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Government agencies have 'secret wires' connected to cell networks

Government agencies have 'secret wires' connected to cell networks
360b / Shutterstock.com

Even though Edward Snowden first made allegations against the U. S. government of spying on American citizens a year ago, his revelations are still making shockwaves.

Snowden unveiled that the government was strong-arming companies like Google to hand over information about their users, but it didn't stop with Web companies. The government was also dipping into the telecommunications cookie jar.

The whistle has been blown by major telecom company, Vodafone, which operates in 29 countries around the globe.

"The company said wires had been connected directly to its network and those of other telecoms groups, allowing agencies to listen to or record live conversations and, in certain cases, track the whereabouts of a customer."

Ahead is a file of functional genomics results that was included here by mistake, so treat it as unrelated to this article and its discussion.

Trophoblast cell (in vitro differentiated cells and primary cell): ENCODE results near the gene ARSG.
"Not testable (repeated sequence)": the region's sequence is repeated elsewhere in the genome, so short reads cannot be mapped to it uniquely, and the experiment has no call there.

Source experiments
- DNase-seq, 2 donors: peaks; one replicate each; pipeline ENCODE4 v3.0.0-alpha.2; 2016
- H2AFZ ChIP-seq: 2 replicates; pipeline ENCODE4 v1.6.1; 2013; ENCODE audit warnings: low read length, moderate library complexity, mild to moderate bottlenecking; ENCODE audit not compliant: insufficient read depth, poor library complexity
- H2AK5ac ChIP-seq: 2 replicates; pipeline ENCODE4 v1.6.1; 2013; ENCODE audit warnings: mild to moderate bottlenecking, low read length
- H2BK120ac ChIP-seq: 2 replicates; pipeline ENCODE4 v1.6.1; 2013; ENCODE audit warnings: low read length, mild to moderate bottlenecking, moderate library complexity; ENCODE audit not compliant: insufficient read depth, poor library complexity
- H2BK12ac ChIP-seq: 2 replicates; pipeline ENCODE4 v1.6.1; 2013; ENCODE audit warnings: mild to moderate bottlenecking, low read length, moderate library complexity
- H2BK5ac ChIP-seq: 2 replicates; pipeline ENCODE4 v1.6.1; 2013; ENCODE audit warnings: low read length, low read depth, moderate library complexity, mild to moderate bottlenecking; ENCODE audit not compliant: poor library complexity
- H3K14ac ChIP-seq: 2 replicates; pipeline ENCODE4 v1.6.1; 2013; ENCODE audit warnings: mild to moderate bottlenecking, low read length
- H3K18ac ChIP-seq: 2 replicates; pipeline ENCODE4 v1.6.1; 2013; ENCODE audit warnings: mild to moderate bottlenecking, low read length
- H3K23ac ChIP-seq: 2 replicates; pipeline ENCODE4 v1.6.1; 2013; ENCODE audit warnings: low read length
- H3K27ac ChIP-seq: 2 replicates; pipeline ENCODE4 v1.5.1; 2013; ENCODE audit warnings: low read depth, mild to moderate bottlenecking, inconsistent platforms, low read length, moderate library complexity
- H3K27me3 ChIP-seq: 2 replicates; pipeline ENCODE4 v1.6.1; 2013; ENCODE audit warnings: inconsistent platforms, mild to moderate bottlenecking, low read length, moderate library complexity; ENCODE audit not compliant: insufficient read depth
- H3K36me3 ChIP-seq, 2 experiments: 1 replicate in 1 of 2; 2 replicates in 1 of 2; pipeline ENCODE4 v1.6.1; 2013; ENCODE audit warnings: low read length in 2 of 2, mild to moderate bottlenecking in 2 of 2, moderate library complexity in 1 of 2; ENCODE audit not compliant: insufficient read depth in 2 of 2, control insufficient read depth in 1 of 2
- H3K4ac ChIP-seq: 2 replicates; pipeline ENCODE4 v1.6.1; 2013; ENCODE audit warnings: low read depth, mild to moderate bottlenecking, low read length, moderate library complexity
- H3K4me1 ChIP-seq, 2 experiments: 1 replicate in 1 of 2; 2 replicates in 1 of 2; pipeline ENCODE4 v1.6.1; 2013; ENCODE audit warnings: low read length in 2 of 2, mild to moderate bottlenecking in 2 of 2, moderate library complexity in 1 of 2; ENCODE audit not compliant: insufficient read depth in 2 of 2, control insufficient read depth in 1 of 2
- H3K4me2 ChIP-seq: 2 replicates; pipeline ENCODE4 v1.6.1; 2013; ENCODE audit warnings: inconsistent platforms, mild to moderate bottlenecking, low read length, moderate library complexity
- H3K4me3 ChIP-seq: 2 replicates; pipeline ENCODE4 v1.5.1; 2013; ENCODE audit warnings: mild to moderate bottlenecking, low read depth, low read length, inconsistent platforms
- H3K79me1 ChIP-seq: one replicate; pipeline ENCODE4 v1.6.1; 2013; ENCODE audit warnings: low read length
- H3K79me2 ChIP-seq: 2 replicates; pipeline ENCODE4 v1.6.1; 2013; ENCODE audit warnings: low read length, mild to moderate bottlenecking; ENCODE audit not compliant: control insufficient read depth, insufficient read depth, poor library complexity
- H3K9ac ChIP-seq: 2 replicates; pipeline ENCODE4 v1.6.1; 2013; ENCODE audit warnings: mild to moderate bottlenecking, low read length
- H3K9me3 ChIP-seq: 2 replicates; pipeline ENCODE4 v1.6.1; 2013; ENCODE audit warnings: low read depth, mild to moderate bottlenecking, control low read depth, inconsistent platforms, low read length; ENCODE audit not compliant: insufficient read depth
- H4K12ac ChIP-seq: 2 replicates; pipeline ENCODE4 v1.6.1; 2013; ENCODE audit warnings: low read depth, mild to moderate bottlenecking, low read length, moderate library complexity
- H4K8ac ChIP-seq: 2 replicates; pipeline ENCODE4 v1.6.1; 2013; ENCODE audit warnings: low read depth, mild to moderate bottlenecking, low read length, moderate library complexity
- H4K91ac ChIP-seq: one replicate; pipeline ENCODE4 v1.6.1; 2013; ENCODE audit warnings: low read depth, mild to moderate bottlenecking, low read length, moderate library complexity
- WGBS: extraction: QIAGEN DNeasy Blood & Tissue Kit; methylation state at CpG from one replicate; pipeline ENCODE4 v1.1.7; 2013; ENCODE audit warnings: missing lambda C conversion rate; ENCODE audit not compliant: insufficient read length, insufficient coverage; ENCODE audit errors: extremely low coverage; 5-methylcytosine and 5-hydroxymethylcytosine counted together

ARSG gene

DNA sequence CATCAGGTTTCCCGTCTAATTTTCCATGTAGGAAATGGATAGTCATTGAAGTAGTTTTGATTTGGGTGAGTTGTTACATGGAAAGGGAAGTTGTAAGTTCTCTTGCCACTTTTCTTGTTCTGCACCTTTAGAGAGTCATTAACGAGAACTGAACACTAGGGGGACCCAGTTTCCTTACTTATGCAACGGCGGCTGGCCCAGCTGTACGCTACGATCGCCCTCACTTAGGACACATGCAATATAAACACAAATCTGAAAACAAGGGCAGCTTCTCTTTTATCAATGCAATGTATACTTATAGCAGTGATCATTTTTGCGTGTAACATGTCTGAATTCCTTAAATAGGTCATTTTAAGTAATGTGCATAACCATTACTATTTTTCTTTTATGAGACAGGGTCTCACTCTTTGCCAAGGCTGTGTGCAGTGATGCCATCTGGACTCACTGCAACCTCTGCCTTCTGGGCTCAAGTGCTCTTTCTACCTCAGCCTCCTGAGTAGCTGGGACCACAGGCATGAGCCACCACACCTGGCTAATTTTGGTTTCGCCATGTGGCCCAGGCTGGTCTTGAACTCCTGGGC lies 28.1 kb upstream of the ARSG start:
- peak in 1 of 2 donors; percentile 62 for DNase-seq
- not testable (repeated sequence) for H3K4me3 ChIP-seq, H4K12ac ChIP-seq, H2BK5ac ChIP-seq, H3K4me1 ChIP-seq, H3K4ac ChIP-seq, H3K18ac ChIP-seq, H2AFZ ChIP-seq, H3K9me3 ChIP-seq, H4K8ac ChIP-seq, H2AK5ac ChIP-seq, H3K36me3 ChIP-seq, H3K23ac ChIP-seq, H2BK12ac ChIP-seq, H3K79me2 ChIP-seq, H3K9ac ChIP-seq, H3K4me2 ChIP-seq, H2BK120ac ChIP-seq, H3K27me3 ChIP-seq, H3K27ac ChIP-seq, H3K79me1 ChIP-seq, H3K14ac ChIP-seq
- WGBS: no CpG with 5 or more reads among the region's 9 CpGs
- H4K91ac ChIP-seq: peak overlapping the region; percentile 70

Vodafone also published its first Law Enforcement Disclosure Report to fight back against increasing pressure from governments around the world to use public companies to spy on their own citizens. You can see the Law Enforcement Disclosure Report here.

Now Vodafone has stepped up and revealed to the public, as much as it can, about which governments have been wiretapping and intercepting phone calls and text messages.

"In about six of the countries in which Vodafone operates, the law either obliges telecoms operators to install direct access pipes, or allows governments to do so. The company, which owns mobile and fixed broadband networks, including the former Cable & Wireless business, has not named the countries involved because certain regimes could retaliate by imprisoning its staff."

The visual breakdown below is courtesy of The Guardian. Vodafone_web_Update_060614

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